July 29, 2014 - SculptureCenter - Puddle, pothole, portal
July 29, 2014

Puddle, pothole, portal

Saul Steinberg, Rainbow Reflected, 1974. Ink, crayon, colored pencil, graphite, and rubber stamps on paper, 29 3/8 x 39 1/2 inches. The Saul Steinberg Foundation, New York. © The Saul Steinberg Foundation/Artists Rights Society (ARS), NY.

Puddle, pothole, portal
October 2, 2014–January 5, 2015

Opening reception: Sunday, October 5, 2–5pm

44-19 Purves Street
Long Island City, New York 11101
Hours: Thursday–Monday 11am–6pm

T +1 718 361 1750
info [​at​] sculpture-center.org

This fall SculptureCenter presents Puddle, pothole, portal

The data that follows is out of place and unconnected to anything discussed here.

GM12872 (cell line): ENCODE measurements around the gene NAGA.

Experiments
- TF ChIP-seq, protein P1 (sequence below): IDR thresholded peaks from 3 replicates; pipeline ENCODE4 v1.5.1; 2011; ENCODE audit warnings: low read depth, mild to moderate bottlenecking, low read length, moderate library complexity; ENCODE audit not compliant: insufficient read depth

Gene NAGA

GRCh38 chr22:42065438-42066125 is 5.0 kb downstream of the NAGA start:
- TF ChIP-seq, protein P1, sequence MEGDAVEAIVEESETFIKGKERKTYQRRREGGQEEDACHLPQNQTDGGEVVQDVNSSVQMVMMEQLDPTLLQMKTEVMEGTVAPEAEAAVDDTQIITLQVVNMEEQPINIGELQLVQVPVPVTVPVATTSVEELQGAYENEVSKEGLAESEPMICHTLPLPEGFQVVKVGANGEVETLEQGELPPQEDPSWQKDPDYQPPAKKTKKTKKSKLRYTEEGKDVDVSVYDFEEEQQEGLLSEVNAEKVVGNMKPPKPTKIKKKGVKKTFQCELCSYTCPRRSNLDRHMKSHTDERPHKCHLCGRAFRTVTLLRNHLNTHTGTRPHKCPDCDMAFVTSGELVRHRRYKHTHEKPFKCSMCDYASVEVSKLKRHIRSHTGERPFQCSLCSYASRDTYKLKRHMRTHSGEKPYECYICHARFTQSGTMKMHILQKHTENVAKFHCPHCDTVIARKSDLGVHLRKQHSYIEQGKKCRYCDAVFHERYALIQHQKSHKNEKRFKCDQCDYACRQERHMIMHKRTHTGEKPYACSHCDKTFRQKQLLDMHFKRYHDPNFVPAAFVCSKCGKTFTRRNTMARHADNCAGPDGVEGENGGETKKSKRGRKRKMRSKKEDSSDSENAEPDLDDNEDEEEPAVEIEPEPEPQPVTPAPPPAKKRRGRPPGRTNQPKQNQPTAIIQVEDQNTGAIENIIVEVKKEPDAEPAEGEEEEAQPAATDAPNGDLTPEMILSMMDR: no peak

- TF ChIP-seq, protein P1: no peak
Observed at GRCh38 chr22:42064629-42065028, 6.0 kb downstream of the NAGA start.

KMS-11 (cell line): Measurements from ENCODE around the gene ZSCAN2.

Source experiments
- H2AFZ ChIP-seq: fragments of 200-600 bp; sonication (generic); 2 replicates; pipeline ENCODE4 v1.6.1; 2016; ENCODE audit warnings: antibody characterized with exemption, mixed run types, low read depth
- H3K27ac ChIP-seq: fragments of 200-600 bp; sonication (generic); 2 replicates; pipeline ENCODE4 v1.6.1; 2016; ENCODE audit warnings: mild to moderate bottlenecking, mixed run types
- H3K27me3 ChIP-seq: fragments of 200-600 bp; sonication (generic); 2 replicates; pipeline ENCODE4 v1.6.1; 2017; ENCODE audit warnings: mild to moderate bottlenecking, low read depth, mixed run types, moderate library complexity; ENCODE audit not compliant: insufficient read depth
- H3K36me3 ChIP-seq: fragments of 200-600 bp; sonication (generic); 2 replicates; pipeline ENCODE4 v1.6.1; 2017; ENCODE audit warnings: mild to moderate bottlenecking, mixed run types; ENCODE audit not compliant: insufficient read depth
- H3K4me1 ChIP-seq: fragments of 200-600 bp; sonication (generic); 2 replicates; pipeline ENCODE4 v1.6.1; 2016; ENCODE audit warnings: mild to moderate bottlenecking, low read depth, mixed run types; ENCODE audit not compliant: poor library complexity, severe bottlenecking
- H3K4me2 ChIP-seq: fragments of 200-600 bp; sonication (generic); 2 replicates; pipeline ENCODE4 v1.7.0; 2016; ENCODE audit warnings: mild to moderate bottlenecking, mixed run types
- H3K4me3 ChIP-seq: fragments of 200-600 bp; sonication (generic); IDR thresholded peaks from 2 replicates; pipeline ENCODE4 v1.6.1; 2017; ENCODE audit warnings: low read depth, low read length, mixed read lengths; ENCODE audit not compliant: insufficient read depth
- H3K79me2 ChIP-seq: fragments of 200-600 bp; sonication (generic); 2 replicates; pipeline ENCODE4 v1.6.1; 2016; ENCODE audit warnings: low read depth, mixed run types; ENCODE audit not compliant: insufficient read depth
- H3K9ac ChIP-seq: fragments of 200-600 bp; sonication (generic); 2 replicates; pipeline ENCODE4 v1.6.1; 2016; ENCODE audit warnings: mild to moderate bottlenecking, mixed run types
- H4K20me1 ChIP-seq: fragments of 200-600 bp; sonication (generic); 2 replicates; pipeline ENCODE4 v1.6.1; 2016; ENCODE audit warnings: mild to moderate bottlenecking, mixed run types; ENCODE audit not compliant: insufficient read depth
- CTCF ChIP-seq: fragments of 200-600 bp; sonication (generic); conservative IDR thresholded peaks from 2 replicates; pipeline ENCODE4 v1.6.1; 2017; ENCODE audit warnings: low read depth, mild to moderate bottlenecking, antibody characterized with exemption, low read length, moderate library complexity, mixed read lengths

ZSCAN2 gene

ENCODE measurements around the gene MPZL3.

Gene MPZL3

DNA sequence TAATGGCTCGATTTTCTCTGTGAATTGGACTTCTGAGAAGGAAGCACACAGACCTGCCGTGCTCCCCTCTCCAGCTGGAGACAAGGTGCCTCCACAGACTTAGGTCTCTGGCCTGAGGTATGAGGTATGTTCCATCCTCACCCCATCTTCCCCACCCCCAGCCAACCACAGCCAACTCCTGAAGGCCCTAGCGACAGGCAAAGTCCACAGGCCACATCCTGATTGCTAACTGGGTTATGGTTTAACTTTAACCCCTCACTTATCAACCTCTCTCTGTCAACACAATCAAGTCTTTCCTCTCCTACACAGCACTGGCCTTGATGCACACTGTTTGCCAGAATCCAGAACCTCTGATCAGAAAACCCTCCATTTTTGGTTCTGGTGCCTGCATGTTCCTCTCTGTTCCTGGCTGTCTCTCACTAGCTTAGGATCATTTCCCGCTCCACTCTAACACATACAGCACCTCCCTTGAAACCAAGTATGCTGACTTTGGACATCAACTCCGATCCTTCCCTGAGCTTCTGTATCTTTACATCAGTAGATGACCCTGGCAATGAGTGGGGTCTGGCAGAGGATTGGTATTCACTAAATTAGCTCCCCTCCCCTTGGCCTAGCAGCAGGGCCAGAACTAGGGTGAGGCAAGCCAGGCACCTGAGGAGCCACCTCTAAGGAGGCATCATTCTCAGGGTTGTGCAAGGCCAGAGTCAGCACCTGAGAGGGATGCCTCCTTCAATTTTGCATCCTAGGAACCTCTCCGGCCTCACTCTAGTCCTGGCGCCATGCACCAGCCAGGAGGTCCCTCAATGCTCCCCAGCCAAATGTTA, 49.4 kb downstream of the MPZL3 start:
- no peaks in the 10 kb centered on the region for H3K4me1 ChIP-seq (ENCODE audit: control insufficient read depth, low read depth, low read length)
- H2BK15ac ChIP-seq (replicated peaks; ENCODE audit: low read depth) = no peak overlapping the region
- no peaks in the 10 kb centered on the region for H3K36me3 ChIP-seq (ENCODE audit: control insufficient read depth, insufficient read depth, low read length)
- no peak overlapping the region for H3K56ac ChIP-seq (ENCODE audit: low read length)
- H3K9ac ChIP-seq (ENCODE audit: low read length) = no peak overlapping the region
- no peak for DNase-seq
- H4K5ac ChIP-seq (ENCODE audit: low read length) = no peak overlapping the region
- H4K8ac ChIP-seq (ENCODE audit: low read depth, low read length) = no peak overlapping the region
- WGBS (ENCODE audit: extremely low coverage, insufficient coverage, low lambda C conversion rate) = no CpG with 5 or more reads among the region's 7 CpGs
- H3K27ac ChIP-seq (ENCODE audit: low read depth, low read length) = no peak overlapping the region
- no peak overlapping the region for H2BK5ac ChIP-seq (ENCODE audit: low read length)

Olga Balema, Joachim Bandau, Camille Blatrix, Teresa Burga, Antoine Catala, Abigail DeVille, Jos de Gruyter & Harald Thys, Judith Hopf, Jamian Juliano-Villani, Allison Katz, Mark Leckey, Maria Loboda, Win McCarthy, Danny McDonald, Marlie Mul, Mick Peter, Chadwick Rantanen, Lucie Stahl, Saul Steinberg, Keiichi Tanaami, Lina Viste Grønli, and Jordan Wolfson

Puddle, pothole, portal is co-curated by Ruba Katrib, Curator, SculptureCenter, and artist Camille Henrot. This exhibition will inaugurate SculptureCenter’s newly expanded and renovated building. With play and curiosity, we can test boundaries and decipher our space. Bumping into objects, pushing them over, hopping over figments, falling down, we are clumsy and mischievous, like children in a world of new technologies. Incorporating a sense of wonder and humor, concepts surrounding animation and cartooning are expanded into an exhibition that enacts a similar sort of hysteria around flatness and depth in relation to technologies, real and illusory spaces—physical, virtual, internal, and external.